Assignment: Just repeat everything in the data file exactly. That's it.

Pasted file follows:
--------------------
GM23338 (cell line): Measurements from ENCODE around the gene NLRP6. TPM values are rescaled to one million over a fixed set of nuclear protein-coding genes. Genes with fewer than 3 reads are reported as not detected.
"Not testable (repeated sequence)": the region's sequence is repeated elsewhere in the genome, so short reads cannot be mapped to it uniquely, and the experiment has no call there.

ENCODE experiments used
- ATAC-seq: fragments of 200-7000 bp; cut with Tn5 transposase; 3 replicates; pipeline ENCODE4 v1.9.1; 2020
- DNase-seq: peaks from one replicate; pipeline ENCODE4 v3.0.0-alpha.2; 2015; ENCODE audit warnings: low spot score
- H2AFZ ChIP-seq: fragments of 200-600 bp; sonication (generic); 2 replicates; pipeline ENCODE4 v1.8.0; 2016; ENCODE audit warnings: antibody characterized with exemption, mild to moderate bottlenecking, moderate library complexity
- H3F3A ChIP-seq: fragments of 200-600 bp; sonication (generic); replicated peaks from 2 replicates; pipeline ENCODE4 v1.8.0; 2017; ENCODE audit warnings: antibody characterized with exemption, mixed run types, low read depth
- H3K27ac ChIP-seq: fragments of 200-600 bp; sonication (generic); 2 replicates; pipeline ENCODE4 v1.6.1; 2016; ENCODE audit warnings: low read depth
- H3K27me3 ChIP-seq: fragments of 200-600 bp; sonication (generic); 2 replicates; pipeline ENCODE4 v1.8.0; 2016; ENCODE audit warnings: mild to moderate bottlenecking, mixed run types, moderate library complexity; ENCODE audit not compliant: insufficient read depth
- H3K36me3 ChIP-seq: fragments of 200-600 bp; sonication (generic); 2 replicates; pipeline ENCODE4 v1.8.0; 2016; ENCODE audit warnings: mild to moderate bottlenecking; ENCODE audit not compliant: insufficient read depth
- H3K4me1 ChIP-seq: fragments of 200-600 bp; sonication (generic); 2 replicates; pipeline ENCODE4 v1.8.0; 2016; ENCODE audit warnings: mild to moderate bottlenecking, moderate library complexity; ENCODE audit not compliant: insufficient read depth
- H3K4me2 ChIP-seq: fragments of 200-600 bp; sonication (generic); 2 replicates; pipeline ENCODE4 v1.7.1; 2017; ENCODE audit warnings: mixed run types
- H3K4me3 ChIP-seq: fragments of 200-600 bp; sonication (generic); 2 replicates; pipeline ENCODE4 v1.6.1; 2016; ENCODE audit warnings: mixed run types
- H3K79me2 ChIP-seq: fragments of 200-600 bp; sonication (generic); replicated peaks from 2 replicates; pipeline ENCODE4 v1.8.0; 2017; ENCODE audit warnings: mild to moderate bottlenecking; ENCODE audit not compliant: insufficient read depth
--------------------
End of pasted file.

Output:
GM23338 (cell line): Measurements from ENCODE around the gene NLRP6. TPM values are rescaled to one million over a fixed set of nuclear protein-coding genes. Genes with fewer than 3 reads are reported as not detected.
"Not testable (repeated sequence)": the region's sequence is repeated elsewhere in the genome, so short reads cannot be mapped to it uniquely, and the experiment has no call there.

ENCODE experiments used
- ATAC-seq: fragments of 200-7000 bp; cut with Tn5 transposase; 3 replicates; pipeline ENCODE4 v1.9.1; 2020
- DNase-seq: peaks from one replicate; pipeline ENCODE4 v3.0.0-alpha.2; 2015; ENCODE audit warnings: low spot score
- H2AFZ ChIP-seq: fragments of 200-600 bp; sonication (generic); 2 replicates; pipeline ENCODE4 v1.8.0; 2016; ENCODE audit warnings: antibody characterized with exemption, mild to moderate bottlenecking, moderate library complexity
- H3F3A ChIP-seq: fragments of 200-600 bp; sonication (generic); replicated peaks from 2 replicates; pipeline ENCODE4 v1.8.0; 2017; ENCODE audit warnings: antibody characterized with exemption, mixed run types, low read depth
- H3K27ac ChIP-seq: fragments of 200-600 bp; sonication (generic); 2 replicates; pipeline ENCODE4 v1.6.1; 2016; ENCODE audit warnings: low read depth
- H3K27me3 ChIP-seq: fragments of 200-600 bp; sonication (generic); 2 replicates; pipeline ENCODE4 v1.8.0; 2016; ENCODE audit warnings: mild to moderate bottlenecking, mixed run types, moderate library complexity; ENCODE audit not compliant: insufficient read depth
- H3K36me3 ChIP-seq: fragments of 200-600 bp; sonication (generic); 2 replicates; pipeline ENCODE4 v1.8.0; 2016; ENCODE audit warnings: mild to moderate bottlenecking; ENCODE audit not compliant: insufficient read depth
- H3K4me1 ChIP-seq: fragments of 200-600 bp; sonication (generic); 2 replicates; pipeline ENCODE4 v1.8.0; 2016; ENCODE audit warnings: mild to moderate bottlenecking, moderate library complexity; ENCODE audit not compliant: insufficient read depth
- H3K4me2 ChIP-seq: fragments of 200-600 bp; sonication (generic); 2 replicates; pipeline ENCODE4 v1.7.1; 2017; ENCODE audit warnings: mixed run types
- H3K4me3 ChIP-seq: fragments of 200-600 bp; sonication (generic); 2 replicates; pipeline ENCODE4 v1.6.1; 2016; ENCODE audit warnings: mixed run types
- H3K79me2 ChIP-seq: fragments of 200-600 bp; sonication (generic); replicated peaks from 2 replicates; pipeline ENCODE4 v1.8.0; 2017; ENCODE audit warnings: mild to moderate bottlenecking; ENCODE audit not compliant: insufficient read depth